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Warm welcome at top hotel

By North Devon Journal  |  Posted: May 08, 2014

AWARD-WINNING: Sam Prosser and Huw Rees of the Old Rectory Hotel, Martinhoe.

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THE decision to change lifestyle and leave the corporate world has led two North Devon hoteliers to win a flurry of awards.

Huw Rees and Sam Prosser had no experience of the hospitality before buying the Old Rectory Hotel in Martinhoe six years ago, but their formula for looking after guests is satisfying both old and new customers as well as winning them a string of awards.

"We wanted to do something about work/life balance," said Huw, "And we wanted to run a country hotel."

Huw and Sam scoured the country for a property two hours from Bristol and finally came across the Old Rectory Hotel.

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"We stood at the gate and thought: this is the one," added Huw.

Assisted by longstanding staff, some of whom have worked at the hotel for 16 years, Huw and Sam have invested considerably in restoring the accommodation and grounds to create a home from home for their guests.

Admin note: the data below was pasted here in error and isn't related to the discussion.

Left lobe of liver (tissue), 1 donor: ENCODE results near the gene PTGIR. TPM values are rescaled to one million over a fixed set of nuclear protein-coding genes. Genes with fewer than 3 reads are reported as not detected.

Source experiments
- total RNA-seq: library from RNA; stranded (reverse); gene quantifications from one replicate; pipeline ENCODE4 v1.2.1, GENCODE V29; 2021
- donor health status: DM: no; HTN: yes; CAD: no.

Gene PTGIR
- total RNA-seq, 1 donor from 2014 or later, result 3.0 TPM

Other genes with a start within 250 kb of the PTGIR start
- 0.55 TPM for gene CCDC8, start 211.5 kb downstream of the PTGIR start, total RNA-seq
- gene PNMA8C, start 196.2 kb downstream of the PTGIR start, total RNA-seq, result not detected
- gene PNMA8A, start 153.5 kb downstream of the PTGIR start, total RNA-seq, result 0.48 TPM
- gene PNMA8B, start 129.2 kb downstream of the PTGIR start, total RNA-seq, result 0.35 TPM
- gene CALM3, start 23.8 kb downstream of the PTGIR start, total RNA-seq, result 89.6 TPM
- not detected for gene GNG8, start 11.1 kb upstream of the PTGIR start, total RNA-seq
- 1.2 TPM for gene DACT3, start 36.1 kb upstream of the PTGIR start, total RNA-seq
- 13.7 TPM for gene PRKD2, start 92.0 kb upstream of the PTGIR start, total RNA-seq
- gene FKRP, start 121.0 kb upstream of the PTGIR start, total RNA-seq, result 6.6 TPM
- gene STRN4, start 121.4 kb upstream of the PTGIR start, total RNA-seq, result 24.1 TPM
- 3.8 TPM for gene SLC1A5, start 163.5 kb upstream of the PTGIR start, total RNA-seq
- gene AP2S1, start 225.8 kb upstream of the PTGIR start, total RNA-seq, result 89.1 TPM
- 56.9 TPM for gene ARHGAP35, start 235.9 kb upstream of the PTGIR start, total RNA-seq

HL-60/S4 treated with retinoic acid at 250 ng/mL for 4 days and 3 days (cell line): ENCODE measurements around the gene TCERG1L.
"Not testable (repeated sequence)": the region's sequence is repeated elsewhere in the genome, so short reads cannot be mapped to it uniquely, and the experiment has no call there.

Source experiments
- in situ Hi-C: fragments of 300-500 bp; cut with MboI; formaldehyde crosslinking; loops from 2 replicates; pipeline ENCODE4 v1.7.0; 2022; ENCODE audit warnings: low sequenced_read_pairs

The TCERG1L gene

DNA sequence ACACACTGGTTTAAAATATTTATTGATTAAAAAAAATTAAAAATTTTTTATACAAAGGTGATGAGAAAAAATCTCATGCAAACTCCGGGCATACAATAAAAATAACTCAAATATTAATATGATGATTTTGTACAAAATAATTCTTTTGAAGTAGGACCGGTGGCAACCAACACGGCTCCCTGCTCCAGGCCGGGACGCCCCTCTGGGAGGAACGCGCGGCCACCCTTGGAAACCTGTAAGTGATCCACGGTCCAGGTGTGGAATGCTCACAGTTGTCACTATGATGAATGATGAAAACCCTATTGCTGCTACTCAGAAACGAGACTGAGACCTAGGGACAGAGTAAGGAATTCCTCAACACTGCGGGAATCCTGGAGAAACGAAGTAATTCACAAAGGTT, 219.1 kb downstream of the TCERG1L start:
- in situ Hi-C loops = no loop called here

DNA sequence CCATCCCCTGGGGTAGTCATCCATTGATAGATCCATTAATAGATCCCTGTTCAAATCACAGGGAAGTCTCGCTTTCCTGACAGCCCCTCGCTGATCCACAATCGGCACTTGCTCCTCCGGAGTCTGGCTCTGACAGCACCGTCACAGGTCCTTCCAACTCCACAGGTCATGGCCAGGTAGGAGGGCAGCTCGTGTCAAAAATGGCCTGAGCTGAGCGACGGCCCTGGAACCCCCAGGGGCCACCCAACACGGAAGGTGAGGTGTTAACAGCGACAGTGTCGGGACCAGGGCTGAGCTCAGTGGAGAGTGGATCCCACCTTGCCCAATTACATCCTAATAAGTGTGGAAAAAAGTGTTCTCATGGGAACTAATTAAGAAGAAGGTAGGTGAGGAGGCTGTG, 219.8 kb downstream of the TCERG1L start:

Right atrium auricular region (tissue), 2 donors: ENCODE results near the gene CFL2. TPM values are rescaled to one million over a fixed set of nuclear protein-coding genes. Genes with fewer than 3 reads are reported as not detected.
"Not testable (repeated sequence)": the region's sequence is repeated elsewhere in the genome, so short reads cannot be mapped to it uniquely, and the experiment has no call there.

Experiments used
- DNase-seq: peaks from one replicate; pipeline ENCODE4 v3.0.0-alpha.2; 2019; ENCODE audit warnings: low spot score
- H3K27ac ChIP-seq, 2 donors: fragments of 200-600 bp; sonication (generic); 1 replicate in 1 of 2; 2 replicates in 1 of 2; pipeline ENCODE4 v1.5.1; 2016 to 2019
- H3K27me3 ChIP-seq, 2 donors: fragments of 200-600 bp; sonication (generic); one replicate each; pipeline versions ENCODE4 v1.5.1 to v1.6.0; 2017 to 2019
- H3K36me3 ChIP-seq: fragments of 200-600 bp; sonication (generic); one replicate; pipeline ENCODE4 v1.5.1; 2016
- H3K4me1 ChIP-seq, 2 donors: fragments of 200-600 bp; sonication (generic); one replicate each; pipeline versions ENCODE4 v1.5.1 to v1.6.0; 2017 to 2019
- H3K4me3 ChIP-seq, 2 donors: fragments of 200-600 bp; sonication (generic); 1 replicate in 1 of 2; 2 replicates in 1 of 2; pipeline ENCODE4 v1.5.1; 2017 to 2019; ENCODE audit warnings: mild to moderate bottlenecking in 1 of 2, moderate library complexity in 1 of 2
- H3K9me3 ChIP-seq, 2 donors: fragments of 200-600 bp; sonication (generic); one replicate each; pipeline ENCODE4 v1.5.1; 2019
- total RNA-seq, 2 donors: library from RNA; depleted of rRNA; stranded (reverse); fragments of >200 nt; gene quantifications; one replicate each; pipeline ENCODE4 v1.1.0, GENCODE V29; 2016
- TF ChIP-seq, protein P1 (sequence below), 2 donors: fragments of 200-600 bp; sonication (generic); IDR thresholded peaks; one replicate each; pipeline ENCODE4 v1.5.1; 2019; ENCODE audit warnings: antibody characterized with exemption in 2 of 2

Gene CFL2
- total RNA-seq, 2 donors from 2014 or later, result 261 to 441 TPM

"We wanted to create somewhere you wanted to stay but could never find. It's developed beyond that now and it's been more successful than we could have ever imagined."

The Old Rectory Hotel is one of only 15 hotels in the UK to have been awarded a Michelin Red Pavilion and was recently listed number two in the Times Travel Section's list of top kid-free places to stay in Europe. It won the Good Hotel Guide's Cesar Award – Devon Hotel of the Year 2014 and was a finalist in the Conde Naste Awards for Excellence's British Romantic Hotel of the Year category.

Having won gold for Best Hotel in the 2013 Visit Devon Awards and another in the Best Small Hotel category of the South West Tourism Excellence Awards 2013, the hotel is now awaiting the announcement of the Visit England Awards on May 12 in which it is one of five Small Hotel of the Year finalists.

Huw said winning the awards was good for business and for motivating all the people working in it.

"Sometimes you work in a bubble so it's really good that someone from outside has come and assessed you and that people recognise that you are doing a good job.

"Our success is down to the support we've had from local people, the great outdoors and our customers."

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